Faculty Publications

Title

The impact of procedural and distributive justice on satisfaction and manufacturing performance: a replication of Lindquist (1995) with a focus on the importance of common metrics in experimental design

Document Type

Article

Keywords

Distributive justice, Experimental tasks, Procedural justice, Replication study, Stretch targets

Journal/Book/Conference Title

Journal of Management Control

Volume

32

Issue

2

First Page

161

Last Page

195

Abstract

This paper replicates Lindquist’s (Lindquist, Journal of Management Accounting Research 7:122–147, 1995) seminal research introducing the concepts of justice to the accounting literature. We use organizational justice theory, as did he, to replicate his study and, in doing so, question some findings of partial replications and extensions done over the past 25 years. We do this because work built off his study has challenged some of his findings. These challenges, we believe, have resulted from most researchers using different research metrics than did Lindquist. Many of these extensions have also used a mental-based task, instead of a manual-based one, in their experiments. We believe this constrains the ability to draw inferences and conclusions from this subsequent research. We further believe this constraint extends to much of the experimental research in the social sciences. In our research we replicate exactly Lindquist’s (Lindquist, Journal of Management Accounting Research 7:122–147, 1995) operationalizations of voice and vote and measure dependent outcomes for four of the same conditions he investigated. In contrast to most of other follow-up studies, we find, as did Lindquist, that having a voice only leads to significantly enhanced satisfaction with high-stretch targets, as compared to having a vote only or no input. We also corroborate Lindquist’s (Lindquist, Journal of Management Accounting Research 7:122–147, 1995) result that having a voice only leads to significantly greater satisfaction with the experimental task, as compared to participants with a vote only or no input. Additionally, unlike Lindquist (Lindquist, Journal of Management Accounting Research 7:122–147, 1995), we find participants allowed only a voice significantly outperform participants with a vote only and no input. We thus support Lindquist’s findings of a fair process effect for voice and perceptions of pseudo-participation related to vote.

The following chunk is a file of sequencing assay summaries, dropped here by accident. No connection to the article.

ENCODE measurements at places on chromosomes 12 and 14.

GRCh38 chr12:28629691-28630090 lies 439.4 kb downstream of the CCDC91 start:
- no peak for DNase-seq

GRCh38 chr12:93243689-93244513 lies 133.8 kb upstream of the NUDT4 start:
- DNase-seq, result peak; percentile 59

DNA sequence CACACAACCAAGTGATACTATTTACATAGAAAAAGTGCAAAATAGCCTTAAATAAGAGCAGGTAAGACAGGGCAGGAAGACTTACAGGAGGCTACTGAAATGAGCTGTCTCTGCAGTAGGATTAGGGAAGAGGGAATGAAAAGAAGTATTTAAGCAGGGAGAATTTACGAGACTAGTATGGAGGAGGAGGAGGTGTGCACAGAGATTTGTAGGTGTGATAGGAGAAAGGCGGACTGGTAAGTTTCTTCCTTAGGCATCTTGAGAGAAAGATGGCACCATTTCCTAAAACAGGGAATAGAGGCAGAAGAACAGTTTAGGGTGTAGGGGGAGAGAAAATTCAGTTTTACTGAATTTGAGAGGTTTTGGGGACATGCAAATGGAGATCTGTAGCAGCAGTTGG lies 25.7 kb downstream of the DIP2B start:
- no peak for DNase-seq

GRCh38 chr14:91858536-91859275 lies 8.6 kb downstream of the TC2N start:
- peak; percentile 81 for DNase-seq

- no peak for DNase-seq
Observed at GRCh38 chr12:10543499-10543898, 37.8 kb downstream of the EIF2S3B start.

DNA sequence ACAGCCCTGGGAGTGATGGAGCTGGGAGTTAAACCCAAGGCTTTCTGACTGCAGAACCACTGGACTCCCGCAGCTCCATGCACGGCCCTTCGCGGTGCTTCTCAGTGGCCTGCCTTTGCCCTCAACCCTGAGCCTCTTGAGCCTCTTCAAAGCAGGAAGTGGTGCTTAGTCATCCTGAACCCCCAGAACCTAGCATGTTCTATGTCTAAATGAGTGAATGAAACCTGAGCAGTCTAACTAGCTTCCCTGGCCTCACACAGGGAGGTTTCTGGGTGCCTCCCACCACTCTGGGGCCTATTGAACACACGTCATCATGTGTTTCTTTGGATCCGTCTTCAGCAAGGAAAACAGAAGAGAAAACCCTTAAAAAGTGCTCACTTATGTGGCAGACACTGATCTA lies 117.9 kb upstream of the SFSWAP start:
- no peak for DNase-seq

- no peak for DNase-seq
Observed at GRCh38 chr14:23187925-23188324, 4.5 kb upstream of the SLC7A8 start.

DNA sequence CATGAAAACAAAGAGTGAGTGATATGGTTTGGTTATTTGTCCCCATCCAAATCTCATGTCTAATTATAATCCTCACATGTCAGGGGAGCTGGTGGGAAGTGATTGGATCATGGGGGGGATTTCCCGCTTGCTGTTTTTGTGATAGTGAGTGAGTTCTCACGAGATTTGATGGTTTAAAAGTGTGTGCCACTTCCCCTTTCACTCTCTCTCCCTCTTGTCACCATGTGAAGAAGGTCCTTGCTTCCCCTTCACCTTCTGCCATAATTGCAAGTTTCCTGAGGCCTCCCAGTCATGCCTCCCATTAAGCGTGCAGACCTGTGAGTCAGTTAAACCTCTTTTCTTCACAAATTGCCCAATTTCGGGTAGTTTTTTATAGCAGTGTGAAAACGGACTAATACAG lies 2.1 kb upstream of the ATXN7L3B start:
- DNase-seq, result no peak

Department

Department of Accounting

Original Publication Date

6-1-2021

DOI of published version

10.1007/s00187-021-00318-3

Repository

UNI ScholarWorks, Rod Library, University of Northern Iowa

Language

en

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